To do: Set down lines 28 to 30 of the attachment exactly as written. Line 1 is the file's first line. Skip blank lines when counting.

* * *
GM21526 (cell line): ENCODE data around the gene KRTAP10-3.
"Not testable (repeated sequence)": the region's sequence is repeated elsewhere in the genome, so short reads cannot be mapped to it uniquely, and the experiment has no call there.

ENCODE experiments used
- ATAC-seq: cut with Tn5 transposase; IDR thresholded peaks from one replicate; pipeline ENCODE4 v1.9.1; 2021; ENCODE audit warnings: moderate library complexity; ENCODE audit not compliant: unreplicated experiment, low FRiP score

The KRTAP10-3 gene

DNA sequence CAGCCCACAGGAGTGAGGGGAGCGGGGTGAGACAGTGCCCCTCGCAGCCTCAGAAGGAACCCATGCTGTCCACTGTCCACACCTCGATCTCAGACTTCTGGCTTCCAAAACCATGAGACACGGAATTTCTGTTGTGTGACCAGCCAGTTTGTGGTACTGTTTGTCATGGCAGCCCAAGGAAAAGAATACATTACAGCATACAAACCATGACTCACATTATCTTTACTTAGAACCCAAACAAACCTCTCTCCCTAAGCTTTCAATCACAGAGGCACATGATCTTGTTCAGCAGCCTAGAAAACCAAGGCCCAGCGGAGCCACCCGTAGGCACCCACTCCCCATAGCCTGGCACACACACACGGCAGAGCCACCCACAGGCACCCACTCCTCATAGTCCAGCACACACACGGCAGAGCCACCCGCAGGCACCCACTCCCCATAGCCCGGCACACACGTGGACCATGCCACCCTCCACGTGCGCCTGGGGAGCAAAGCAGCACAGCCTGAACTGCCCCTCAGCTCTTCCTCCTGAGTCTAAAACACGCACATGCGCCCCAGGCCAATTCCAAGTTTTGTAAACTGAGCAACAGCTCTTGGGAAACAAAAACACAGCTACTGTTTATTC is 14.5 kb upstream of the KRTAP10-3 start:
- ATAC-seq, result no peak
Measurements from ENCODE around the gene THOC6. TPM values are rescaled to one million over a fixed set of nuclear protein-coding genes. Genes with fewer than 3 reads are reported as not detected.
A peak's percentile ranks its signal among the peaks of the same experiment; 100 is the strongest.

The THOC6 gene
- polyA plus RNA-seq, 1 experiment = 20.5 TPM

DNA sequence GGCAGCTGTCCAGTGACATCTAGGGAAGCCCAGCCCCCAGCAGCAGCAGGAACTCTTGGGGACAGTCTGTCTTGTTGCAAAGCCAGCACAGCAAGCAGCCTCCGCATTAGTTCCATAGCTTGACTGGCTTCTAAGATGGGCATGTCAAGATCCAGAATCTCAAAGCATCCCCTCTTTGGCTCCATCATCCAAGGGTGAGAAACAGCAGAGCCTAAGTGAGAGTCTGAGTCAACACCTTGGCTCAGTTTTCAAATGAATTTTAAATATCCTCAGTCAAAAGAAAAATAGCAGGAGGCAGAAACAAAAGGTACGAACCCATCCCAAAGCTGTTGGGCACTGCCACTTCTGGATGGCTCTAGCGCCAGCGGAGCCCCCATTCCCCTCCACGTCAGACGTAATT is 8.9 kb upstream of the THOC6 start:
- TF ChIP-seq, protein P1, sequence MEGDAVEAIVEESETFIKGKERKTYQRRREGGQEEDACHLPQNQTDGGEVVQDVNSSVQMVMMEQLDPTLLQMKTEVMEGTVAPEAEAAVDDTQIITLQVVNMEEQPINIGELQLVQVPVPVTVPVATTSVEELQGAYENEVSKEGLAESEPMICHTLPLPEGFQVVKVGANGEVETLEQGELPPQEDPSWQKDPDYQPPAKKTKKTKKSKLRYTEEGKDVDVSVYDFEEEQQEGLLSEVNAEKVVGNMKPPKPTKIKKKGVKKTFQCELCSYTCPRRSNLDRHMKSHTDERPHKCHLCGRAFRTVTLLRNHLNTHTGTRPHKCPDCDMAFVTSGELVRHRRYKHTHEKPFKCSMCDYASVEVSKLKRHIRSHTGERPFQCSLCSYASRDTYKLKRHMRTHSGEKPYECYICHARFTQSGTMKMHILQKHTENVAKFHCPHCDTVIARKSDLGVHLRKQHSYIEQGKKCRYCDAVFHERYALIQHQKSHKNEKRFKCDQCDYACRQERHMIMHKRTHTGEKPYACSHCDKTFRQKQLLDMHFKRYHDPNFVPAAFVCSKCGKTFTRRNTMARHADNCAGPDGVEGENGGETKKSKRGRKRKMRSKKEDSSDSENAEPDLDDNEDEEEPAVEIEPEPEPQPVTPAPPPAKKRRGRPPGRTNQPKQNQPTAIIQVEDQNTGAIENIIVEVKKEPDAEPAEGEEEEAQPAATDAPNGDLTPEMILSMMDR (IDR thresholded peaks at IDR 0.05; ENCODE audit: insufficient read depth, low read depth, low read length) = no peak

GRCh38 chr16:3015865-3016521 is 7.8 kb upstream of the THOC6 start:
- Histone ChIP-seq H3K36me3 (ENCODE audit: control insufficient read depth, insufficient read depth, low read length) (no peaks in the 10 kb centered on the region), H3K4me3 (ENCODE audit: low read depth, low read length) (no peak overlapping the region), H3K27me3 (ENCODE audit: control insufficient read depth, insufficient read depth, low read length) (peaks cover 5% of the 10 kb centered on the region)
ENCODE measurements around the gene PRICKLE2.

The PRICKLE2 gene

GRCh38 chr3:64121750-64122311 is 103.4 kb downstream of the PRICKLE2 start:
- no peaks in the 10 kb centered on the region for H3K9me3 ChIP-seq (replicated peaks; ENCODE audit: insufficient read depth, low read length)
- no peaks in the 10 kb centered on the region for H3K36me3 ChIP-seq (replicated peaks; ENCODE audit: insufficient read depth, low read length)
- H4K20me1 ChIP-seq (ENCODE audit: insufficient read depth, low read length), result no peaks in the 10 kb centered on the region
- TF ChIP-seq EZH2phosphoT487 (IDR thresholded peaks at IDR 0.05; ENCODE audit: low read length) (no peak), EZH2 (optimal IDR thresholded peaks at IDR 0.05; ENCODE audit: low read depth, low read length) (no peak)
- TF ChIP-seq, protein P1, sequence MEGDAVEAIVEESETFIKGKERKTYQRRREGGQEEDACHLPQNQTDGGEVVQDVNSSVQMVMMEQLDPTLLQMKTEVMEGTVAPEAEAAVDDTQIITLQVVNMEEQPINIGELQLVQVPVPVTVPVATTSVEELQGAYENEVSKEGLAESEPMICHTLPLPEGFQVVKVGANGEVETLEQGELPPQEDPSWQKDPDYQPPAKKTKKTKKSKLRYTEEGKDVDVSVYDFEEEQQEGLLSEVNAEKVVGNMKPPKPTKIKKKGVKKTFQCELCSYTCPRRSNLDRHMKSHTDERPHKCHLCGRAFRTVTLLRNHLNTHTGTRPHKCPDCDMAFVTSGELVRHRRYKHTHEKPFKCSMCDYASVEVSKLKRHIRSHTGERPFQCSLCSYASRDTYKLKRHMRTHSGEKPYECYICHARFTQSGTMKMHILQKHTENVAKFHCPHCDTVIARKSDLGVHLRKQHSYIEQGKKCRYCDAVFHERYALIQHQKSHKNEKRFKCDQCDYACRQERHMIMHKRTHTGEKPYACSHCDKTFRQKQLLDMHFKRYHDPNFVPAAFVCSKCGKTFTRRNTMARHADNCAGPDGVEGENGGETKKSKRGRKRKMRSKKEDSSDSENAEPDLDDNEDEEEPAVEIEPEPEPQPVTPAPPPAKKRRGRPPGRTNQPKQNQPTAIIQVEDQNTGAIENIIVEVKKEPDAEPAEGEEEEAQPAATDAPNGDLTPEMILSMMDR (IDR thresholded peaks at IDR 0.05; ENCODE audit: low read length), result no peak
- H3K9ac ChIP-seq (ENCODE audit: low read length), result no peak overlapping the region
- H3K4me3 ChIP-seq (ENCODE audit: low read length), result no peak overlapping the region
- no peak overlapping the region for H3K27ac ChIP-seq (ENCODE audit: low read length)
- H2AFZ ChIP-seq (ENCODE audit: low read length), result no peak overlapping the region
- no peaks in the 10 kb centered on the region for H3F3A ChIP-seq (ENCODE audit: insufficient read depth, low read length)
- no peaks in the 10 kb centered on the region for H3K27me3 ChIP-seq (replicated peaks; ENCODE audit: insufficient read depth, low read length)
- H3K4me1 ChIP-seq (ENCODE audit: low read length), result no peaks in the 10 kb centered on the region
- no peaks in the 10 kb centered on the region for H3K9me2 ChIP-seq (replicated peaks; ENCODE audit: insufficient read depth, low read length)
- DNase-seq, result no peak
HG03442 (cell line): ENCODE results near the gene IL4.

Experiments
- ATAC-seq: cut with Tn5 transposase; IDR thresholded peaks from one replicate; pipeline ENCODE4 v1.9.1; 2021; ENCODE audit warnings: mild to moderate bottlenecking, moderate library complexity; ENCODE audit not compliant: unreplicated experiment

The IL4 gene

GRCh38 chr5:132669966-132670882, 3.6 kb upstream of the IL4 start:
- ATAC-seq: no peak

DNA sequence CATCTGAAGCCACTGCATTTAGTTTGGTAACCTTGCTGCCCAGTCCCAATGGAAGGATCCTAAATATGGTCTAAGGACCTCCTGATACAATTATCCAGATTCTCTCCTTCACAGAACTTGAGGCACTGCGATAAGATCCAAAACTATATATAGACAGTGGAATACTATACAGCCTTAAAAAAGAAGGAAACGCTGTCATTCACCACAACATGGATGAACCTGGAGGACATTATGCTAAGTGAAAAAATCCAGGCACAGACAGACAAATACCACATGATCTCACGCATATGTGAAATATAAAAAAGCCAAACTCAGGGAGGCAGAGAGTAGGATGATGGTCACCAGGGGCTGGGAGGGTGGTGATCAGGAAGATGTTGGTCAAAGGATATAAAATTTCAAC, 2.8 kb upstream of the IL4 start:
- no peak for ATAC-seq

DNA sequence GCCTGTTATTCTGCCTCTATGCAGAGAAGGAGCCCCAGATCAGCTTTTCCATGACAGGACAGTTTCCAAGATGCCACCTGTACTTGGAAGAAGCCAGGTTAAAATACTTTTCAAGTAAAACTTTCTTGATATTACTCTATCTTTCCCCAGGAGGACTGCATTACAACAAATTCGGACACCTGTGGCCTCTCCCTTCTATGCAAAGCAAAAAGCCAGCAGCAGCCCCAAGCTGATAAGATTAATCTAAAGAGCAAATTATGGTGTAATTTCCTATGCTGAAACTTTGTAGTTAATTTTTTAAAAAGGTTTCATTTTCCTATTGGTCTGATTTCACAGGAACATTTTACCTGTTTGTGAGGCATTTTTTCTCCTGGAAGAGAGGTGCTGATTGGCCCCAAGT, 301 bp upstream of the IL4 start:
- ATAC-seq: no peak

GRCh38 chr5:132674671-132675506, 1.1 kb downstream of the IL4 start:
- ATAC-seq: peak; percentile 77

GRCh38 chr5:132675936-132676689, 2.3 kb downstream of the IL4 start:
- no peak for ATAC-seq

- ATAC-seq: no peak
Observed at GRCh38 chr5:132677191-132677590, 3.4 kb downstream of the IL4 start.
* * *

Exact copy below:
- no peaks in the 10 kb centered on the region for H3F3A ChIP-seq (ENCODE audit: insufficient read depth, low read length)
- no peaks in the 10 kb centered on the region for H3K27me3 ChIP-seq (replicated peaks; ENCODE audit: insufficient read depth, low read length)
- H3K4me1 ChIP-seq (ENCODE audit: low read length), result no peaks in the 10 kb centered on the region